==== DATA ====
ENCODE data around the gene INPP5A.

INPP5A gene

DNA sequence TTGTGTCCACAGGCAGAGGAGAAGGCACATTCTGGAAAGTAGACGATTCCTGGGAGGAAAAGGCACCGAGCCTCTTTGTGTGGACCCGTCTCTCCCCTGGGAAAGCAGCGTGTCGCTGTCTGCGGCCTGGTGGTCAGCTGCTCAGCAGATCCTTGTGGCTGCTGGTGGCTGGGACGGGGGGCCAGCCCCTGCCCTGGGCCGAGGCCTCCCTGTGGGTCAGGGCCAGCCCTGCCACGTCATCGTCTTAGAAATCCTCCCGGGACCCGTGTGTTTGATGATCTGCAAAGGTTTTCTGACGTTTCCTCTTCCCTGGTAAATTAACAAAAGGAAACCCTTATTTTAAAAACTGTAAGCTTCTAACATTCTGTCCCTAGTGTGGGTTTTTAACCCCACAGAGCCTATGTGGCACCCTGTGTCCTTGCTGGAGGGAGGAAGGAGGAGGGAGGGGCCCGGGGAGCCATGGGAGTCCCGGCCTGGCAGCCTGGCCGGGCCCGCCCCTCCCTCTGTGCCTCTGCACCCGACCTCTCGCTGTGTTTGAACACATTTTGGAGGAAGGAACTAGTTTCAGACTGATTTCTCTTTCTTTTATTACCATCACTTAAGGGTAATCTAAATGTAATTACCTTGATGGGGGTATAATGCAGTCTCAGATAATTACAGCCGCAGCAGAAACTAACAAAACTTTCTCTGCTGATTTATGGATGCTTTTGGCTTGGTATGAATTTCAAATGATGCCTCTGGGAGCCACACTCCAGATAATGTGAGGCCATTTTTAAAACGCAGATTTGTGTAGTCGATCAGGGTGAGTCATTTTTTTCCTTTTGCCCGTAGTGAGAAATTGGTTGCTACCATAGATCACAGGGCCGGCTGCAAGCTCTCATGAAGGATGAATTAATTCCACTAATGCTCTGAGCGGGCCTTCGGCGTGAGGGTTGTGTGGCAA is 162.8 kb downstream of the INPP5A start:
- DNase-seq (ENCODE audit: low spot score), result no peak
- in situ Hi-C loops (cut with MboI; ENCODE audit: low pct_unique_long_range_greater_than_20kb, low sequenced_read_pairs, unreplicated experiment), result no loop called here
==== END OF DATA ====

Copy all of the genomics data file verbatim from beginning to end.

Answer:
ENCODE data around the gene INPP5A.

INPP5A gene

DNA sequence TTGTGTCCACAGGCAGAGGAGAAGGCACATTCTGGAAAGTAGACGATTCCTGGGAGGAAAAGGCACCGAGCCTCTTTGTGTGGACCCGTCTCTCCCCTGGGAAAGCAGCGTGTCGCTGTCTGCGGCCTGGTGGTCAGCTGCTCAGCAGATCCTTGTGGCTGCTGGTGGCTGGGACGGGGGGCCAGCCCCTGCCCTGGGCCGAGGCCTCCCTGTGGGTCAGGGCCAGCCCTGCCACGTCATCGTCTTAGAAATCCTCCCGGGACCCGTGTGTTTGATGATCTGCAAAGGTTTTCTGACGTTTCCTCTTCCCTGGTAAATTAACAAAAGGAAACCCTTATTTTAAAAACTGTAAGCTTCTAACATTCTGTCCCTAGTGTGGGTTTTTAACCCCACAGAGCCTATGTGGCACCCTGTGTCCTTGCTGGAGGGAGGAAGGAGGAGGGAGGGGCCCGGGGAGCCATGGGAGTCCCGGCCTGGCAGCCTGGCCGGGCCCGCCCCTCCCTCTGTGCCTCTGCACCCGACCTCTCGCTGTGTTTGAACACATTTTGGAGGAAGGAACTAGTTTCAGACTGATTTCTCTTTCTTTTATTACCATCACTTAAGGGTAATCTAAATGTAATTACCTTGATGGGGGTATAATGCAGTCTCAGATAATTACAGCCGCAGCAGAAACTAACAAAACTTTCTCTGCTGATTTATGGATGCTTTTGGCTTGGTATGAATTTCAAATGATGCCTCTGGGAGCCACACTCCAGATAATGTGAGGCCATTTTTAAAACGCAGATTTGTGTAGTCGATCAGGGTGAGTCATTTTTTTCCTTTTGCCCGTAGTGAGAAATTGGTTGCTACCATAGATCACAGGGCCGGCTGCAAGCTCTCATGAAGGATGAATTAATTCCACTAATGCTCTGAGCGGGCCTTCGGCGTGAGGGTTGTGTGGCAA is 162.8 kb downstream of the INPP5A start:
- DNase-seq (ENCODE audit: low spot score), result no peak
- in situ Hi-C loops (cut with MboI; ENCODE audit: low pct_unique_long_range_greater_than_20kb, low sequenced_read_pairs, unreplicated experiment), result no loop called here